The first stones of a small Franciscan chapel in the location of the present Santa Croce church in Florence, not far from the Arno River, were said to have been layed in 1228. The church, dedicated to the Holy Cross, was enlarged and eventually rebuilt beginning around 1295 into the church we can visit today. In the floor, 280 well-preserved tombs are in tact — an unusual treasure as tombs in many other church pavements have been removed during restoration. These floor slabs of marble and other material details are exposed to millions of visitors’ footsteps over the years. In fact, many of the carved bas-relief iconic portraits of the person buried in the tomb have been worn down and some must be protected from continous trampling. However, the tomb placement in the floor was meant to symbolize man’s inevitable return to the earth.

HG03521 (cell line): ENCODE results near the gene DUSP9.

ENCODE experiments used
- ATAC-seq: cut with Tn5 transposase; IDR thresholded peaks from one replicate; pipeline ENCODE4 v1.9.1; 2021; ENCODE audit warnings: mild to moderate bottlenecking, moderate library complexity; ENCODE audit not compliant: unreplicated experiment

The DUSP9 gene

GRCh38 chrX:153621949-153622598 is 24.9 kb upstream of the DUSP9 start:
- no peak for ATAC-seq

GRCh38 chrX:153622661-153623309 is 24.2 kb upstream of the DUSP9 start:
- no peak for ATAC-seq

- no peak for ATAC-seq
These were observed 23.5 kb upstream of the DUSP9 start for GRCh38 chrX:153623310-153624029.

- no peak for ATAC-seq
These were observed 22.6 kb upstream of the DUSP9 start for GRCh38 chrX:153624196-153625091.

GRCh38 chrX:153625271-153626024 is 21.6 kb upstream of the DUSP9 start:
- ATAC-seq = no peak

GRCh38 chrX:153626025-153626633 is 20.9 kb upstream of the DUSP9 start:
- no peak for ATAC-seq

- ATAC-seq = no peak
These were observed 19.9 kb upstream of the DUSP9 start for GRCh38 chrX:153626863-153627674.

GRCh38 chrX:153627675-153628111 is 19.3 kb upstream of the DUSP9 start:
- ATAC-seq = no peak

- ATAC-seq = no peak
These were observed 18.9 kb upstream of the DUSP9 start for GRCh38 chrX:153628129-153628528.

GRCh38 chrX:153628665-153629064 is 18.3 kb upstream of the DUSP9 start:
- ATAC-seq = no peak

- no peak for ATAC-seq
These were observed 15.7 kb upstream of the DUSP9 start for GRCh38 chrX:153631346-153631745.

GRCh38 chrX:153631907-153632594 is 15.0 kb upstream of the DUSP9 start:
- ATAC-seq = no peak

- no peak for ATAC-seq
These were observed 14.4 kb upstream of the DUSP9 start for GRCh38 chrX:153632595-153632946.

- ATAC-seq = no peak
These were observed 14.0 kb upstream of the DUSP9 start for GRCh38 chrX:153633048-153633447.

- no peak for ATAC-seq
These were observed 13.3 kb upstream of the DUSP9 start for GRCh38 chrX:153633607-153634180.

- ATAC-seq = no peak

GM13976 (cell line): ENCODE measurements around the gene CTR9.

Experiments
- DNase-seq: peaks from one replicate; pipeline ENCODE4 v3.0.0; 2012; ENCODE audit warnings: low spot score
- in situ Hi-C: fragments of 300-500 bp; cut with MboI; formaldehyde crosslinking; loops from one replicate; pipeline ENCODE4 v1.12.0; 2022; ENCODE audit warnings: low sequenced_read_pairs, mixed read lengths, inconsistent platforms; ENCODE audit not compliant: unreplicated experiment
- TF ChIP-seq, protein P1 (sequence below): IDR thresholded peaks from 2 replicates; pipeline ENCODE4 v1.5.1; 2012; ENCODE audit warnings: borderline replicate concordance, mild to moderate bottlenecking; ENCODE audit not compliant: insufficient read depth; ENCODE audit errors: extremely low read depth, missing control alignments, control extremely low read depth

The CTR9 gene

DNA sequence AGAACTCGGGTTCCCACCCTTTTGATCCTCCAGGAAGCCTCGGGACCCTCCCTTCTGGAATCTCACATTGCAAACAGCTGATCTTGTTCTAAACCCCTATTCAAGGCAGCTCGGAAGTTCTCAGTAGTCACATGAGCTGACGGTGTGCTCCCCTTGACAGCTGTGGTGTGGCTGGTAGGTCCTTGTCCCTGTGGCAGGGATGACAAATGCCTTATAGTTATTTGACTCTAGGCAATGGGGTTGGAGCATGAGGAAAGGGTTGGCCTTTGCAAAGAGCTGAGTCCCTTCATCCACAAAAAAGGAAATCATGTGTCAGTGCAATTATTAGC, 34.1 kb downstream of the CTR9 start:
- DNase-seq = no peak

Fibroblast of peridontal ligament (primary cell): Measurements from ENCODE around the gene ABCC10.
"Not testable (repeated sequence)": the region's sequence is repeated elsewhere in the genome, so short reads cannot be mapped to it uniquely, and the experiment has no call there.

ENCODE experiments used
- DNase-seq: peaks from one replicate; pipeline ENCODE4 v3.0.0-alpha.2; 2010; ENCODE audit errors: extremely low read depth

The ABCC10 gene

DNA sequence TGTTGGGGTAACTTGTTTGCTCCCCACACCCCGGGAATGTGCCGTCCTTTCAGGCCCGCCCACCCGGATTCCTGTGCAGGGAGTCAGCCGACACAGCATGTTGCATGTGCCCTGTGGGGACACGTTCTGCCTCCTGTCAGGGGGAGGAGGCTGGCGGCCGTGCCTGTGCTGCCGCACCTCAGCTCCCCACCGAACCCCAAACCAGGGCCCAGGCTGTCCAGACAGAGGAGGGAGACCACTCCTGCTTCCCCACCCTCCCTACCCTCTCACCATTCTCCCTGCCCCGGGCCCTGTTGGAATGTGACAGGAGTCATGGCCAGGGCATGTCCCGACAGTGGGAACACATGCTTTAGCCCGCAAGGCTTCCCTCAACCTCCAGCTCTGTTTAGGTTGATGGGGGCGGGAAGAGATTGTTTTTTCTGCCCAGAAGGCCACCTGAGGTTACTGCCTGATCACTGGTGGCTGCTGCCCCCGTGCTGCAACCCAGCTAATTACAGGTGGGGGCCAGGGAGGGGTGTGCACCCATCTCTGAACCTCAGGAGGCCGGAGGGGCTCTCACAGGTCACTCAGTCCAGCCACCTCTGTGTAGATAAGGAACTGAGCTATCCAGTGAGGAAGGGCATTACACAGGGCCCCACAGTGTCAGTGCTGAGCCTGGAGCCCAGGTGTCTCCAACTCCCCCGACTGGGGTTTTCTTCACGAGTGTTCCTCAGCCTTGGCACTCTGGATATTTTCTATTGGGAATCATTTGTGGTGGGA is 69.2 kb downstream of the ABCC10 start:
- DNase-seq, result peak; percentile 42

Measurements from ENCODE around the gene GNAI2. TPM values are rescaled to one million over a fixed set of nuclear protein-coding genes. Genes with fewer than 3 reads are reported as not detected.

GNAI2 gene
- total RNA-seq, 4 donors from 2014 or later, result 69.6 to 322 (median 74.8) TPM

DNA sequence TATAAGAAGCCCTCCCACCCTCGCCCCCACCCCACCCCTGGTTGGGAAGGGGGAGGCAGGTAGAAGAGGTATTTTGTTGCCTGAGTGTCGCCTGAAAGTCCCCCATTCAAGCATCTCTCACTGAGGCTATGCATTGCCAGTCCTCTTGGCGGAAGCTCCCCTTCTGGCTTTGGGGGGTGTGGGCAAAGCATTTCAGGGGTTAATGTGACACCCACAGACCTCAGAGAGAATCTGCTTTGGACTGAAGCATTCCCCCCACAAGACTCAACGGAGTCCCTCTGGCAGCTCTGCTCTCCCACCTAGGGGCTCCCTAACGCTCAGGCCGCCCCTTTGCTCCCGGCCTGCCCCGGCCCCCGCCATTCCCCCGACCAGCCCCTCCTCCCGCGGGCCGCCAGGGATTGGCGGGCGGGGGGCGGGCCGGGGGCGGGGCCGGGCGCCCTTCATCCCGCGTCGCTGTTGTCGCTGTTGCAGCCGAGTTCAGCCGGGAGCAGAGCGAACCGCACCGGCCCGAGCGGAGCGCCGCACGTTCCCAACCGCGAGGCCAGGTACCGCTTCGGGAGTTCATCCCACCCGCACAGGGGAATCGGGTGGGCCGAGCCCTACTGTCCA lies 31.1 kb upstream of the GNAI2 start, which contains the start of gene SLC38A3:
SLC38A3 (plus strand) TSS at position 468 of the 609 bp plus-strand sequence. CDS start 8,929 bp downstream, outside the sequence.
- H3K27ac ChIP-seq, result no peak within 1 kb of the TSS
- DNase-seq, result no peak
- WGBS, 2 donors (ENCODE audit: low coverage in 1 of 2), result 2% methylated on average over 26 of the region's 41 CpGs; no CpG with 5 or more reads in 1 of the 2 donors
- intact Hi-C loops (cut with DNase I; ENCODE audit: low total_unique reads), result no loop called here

Tombs located closest fo the altar have more important and sacred positions also because that was the first part of the church to be constructed and it was the location closest to where the relic is located. Those buried in the tombs were members of the Franciscan order and the laity, as well as representatives of the most powerful and wealthy families of the neighborhood. It was extreemly expensive to be buried in the church and was considered a valid investment at that time primarily because people would see one’s name and be moved to pray for his soul, thus guaranteeing the salvation. The floor tombs stopped being added since the 19th century when it was more common to be buried in cemeteries outside of the city center, and also due to lack of space and for sanitary reasons.
The tombs that I am interested in are not the ones with figures, but those decorated with ornament, emblems, and family coats of arms or shields. Some of the marble is inlayed with metal, which creates an almost contemporary motif and contrasts with the dark and white marbles from the region. Some of the designs strike me as jewels and as inspiration for new jewelry designs.